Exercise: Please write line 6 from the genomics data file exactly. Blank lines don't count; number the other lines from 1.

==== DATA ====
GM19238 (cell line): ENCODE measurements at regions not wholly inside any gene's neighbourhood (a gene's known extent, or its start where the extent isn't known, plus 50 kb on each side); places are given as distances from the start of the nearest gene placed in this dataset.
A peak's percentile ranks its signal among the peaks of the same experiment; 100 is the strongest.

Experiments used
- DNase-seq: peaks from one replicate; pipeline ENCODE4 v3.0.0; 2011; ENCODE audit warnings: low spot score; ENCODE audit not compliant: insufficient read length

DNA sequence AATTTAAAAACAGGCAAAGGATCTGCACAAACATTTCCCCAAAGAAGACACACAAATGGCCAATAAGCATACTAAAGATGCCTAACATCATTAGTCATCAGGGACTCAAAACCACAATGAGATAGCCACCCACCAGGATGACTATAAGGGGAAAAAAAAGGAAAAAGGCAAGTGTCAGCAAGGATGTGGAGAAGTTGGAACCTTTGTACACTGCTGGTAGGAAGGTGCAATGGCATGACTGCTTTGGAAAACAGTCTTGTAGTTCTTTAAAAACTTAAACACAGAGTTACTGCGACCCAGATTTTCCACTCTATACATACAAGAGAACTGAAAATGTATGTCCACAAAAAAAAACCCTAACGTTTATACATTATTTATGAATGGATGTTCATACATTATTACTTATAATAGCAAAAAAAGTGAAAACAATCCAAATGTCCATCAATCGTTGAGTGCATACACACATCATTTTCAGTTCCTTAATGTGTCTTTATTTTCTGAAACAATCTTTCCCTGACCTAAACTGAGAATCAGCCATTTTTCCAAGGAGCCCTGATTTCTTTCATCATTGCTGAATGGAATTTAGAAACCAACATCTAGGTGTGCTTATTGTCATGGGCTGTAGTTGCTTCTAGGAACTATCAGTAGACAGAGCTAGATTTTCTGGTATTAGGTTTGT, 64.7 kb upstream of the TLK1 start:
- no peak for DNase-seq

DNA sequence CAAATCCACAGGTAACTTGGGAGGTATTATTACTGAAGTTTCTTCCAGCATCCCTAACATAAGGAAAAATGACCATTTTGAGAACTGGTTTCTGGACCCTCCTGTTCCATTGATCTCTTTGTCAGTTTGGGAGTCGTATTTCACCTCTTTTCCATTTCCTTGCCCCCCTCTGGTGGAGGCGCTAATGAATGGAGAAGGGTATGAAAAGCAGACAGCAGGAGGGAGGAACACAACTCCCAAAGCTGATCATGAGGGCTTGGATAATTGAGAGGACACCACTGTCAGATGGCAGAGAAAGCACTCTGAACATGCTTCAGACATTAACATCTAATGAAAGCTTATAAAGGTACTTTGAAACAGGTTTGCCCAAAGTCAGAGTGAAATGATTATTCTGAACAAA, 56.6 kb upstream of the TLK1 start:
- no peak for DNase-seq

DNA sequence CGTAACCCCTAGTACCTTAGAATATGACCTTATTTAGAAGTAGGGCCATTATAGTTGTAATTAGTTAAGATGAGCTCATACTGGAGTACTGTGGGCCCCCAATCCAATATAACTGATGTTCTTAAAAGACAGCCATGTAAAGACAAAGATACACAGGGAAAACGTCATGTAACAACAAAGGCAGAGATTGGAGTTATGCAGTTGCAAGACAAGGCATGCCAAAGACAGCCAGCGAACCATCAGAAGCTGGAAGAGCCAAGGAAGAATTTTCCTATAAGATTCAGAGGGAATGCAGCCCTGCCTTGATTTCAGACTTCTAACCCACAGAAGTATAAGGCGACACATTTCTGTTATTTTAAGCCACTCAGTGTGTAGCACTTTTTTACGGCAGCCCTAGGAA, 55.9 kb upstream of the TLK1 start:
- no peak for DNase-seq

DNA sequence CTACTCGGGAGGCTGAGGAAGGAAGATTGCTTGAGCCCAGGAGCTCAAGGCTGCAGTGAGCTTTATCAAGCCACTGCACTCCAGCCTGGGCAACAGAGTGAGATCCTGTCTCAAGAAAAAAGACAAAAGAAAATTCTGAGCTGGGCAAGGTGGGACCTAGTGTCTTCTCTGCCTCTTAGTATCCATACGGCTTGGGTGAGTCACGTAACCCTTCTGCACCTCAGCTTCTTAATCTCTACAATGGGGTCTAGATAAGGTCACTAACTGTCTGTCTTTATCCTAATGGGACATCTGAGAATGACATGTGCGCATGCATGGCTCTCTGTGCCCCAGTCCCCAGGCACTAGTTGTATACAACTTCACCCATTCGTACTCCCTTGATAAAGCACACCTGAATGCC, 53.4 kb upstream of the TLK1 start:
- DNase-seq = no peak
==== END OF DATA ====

- no peak for DNase-seq